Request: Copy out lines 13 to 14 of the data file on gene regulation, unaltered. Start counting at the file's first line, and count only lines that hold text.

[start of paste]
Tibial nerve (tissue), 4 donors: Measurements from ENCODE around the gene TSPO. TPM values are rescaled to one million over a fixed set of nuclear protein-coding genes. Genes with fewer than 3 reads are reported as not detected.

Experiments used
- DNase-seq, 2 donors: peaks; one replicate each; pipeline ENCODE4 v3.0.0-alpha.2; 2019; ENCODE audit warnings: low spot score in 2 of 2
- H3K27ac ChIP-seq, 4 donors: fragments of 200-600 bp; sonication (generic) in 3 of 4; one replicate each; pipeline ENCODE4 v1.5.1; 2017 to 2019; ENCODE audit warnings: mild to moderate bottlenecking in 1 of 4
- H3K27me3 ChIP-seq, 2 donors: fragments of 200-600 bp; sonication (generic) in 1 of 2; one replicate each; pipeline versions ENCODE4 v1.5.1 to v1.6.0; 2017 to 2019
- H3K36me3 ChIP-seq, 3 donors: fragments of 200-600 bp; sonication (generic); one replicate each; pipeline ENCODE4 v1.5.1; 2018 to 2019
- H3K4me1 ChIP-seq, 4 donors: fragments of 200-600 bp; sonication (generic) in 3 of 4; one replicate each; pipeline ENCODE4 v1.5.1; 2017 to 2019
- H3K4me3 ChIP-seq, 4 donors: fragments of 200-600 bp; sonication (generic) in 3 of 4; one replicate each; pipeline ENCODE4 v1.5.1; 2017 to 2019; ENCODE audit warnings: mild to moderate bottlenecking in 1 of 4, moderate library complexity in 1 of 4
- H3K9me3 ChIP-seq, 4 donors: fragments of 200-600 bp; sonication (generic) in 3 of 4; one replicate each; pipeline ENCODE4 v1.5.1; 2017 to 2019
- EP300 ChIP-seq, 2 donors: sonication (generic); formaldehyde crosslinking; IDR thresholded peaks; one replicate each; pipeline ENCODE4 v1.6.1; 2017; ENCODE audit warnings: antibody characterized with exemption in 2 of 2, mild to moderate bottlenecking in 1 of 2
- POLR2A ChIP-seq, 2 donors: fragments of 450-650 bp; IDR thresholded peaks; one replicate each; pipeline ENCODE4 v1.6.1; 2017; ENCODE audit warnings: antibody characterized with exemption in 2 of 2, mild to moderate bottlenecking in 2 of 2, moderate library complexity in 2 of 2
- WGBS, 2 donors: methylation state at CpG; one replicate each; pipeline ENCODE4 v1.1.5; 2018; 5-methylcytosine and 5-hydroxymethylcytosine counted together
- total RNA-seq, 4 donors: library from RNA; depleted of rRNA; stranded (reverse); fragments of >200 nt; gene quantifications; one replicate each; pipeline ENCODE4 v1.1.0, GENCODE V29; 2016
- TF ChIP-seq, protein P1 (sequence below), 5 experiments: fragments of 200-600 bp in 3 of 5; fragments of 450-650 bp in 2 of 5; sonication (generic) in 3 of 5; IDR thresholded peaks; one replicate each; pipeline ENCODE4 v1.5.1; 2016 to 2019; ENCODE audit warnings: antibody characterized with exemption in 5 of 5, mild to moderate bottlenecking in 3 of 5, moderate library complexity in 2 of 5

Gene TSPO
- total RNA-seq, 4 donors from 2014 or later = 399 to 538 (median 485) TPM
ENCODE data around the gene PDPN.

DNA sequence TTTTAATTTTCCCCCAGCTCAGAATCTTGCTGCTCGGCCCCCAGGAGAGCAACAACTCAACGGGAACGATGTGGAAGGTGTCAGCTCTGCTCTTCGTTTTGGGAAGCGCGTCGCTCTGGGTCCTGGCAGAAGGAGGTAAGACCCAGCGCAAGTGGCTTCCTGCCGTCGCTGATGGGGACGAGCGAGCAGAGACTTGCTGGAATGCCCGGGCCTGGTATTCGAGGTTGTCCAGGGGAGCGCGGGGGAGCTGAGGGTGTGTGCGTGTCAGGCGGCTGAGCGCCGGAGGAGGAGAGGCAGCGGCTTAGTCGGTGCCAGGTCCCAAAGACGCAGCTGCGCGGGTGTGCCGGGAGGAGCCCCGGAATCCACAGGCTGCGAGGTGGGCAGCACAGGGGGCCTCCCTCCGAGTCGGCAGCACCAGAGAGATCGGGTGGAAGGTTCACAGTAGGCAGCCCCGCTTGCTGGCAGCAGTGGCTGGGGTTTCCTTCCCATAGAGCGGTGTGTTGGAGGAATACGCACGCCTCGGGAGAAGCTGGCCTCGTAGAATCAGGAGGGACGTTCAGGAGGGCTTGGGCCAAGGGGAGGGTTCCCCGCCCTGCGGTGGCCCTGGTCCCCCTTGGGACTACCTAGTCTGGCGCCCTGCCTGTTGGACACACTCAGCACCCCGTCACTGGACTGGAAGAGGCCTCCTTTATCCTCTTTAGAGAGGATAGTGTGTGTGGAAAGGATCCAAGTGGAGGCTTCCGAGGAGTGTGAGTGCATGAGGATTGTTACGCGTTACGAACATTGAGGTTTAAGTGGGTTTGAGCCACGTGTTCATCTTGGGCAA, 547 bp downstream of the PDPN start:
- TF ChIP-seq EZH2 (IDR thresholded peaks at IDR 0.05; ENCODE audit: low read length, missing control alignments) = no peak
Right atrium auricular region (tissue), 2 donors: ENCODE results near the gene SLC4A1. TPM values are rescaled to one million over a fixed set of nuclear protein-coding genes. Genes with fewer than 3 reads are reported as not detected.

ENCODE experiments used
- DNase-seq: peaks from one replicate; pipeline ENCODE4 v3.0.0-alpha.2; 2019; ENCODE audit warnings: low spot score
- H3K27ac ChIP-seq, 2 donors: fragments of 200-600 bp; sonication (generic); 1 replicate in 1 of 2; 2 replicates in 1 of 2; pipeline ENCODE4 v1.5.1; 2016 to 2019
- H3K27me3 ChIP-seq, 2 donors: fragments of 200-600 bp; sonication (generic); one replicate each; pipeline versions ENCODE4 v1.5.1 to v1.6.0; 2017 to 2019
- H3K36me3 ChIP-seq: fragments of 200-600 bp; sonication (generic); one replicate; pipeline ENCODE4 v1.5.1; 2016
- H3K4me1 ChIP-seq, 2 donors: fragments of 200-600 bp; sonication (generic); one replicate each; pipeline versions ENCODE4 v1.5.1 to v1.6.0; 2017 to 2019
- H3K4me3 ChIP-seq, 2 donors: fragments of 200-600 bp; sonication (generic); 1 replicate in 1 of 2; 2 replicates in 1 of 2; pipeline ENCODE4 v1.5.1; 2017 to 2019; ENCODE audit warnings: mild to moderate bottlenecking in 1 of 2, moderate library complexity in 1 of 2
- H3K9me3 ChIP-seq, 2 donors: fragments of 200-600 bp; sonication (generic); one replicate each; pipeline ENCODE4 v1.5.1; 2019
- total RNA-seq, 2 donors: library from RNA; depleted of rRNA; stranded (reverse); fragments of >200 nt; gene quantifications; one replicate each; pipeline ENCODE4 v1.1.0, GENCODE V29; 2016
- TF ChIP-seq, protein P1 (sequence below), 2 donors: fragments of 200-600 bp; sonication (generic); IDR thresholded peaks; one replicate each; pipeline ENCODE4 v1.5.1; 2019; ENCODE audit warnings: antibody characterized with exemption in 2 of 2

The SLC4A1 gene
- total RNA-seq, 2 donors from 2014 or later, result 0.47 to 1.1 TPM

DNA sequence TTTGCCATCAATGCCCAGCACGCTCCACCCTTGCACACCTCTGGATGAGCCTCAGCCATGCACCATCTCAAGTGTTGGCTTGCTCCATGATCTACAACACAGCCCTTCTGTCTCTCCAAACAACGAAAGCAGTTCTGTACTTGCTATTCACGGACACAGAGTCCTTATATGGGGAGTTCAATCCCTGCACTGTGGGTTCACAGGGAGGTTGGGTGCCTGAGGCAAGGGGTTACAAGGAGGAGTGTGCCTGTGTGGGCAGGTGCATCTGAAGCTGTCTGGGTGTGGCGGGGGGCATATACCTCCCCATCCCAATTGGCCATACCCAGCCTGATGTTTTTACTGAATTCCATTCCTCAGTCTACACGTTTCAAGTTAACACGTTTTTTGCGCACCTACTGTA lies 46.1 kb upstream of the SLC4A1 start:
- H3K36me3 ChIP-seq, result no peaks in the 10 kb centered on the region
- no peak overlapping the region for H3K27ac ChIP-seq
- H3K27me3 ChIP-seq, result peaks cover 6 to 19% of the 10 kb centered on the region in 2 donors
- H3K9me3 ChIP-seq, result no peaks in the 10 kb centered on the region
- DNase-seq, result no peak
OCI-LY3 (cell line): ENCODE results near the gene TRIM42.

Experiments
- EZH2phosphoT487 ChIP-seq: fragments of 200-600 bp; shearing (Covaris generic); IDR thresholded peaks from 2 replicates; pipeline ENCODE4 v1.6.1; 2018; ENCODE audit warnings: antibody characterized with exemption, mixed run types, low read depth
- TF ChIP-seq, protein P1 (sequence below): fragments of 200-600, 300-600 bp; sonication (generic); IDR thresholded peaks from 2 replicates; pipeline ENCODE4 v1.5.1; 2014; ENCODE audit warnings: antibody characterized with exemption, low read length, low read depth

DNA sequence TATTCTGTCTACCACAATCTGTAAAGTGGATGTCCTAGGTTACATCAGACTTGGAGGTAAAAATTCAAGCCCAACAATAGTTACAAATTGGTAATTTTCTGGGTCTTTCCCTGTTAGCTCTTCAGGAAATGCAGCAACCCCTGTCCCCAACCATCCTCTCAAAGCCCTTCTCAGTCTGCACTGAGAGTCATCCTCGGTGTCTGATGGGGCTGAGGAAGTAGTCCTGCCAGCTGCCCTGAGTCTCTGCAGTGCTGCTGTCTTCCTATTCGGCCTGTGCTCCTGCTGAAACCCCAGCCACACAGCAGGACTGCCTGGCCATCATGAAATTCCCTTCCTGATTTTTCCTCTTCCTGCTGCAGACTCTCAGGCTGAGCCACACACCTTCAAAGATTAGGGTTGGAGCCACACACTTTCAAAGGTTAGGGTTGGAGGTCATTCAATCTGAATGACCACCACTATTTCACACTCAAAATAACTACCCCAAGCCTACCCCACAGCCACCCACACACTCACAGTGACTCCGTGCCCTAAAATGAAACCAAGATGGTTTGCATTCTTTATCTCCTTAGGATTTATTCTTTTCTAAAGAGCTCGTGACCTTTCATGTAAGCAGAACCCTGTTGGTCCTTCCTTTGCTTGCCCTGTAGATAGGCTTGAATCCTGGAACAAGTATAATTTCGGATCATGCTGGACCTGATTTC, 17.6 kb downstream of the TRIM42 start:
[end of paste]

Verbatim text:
- total RNA-seq, 4 donors: library from RNA; depleted of rRNA; stranded (reverse); fragments of >200 nt; gene quantifications; one replicate each; pipeline ENCODE4 v1.1.0, GENCODE V29; 2016
- TF ChIP-seq, protein P1 (sequence below), 5 experiments: fragments of 200-600 bp in 3 of 5; fragments of 450-650 bp in 2 of 5; sonication (generic) in 3 of 5; IDR thresholded peaks; one replicate each; pipeline ENCODE4 v1.5.1; 2016 to 2019; ENCODE audit warnings: antibody characterized with exemption in 5 of 5, mild to moderate bottlenecking in 3 of 5, moderate library complexity in 2 of 5